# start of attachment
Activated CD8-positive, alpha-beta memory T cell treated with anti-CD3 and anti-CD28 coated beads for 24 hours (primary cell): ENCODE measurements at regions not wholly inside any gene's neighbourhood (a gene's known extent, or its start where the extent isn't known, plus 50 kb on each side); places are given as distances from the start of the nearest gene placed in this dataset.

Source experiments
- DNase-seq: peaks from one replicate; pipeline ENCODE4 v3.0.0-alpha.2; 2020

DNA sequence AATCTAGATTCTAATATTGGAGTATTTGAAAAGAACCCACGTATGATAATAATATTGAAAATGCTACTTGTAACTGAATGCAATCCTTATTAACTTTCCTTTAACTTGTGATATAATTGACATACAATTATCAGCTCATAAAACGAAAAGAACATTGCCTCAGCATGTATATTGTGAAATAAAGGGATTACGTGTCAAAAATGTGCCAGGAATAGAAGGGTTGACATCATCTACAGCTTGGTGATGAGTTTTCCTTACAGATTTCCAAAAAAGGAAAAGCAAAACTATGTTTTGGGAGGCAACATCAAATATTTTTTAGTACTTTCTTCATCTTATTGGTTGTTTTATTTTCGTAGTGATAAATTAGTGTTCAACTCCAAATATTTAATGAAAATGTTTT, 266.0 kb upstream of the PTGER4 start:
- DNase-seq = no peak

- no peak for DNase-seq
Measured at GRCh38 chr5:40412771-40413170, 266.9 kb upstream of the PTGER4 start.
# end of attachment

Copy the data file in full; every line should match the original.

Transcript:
Activated CD8-positive, alpha-beta memory T cell treated with anti-CD3 and anti-CD28 coated beads for 24 hours (primary cell): ENCODE measurements at regions not wholly inside any gene's neighbourhood (a gene's known extent, or its start where the extent isn't known, plus 50 kb on each side); places are given as distances from the start of the nearest gene placed in this dataset.

Source experiments
- DNase-seq: peaks from one replicate; pipeline ENCODE4 v3.0.0-alpha.2; 2020

DNA sequence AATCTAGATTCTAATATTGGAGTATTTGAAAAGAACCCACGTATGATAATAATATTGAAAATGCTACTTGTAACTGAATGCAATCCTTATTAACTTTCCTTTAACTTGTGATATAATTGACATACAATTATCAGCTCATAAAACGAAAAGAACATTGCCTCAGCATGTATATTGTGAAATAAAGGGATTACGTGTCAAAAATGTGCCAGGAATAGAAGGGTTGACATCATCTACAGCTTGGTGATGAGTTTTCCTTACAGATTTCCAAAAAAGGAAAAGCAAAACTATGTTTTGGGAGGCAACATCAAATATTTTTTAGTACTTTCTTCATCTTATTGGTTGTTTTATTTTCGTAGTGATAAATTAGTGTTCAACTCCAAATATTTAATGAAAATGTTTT, 266.0 kb upstream of the PTGER4 start:
- DNase-seq = no peak

- no peak for DNase-seq
Measured at GRCh38 chr5:40412771-40413170, 266.9 kb upstream of the PTGER4 start.